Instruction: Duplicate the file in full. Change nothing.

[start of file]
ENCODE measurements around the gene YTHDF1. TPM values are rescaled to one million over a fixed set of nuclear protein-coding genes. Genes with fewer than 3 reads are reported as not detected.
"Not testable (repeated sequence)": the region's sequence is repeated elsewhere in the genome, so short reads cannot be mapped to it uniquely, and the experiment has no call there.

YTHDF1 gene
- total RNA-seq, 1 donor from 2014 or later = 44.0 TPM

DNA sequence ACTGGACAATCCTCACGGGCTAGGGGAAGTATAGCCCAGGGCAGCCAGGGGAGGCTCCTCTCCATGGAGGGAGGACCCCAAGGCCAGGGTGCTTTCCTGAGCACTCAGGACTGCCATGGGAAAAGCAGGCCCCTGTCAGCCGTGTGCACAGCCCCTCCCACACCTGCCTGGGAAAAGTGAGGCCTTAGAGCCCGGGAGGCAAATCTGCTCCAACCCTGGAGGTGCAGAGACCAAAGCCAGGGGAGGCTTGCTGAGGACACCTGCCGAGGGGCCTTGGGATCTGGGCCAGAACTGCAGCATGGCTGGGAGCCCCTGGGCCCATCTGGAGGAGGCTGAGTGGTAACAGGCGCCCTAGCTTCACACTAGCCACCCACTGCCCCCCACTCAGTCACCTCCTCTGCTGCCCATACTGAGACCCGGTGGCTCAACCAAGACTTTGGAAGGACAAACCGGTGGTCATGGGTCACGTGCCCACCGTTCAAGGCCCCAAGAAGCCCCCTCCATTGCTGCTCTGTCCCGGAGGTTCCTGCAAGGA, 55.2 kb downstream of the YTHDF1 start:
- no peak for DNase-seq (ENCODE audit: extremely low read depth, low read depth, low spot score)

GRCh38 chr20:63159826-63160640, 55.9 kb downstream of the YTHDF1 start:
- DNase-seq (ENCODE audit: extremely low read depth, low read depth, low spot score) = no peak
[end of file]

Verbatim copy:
ENCODE measurements around the gene YTHDF1. TPM values are rescaled to one million over a fixed set of nuclear protein-coding genes. Genes with fewer than 3 reads are reported as not detected.
"Not testable (repeated sequence)": the region's sequence is repeated elsewhere in the genome, so short reads cannot be mapped to it uniquely, and the experiment has no call there.

YTHDF1 gene
- total RNA-seq, 1 donor from 2014 or later = 44.0 TPM

DNA sequence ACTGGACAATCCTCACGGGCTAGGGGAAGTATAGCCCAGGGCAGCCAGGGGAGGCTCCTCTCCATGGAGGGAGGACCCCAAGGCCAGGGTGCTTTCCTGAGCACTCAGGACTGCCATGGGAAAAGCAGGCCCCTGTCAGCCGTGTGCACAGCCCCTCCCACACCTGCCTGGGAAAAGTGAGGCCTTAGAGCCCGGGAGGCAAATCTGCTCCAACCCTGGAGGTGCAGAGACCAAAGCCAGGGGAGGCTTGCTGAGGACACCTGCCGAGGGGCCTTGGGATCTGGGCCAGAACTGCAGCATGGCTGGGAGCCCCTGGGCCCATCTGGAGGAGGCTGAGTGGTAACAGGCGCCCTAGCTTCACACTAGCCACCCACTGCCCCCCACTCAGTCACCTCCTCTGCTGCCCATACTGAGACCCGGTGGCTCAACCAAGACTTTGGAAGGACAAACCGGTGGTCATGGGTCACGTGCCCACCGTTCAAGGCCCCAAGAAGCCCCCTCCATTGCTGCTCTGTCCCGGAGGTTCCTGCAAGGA, 55.2 kb downstream of the YTHDF1 start:
- no peak for DNase-seq (ENCODE audit: extremely low read depth, low read depth, low spot score)

GRCh38 chr20:63159826-63160640, 55.9 kb downstream of the YTHDF1 start:
- DNase-seq (ENCODE audit: extremely low read depth, low read depth, low spot score) = no peak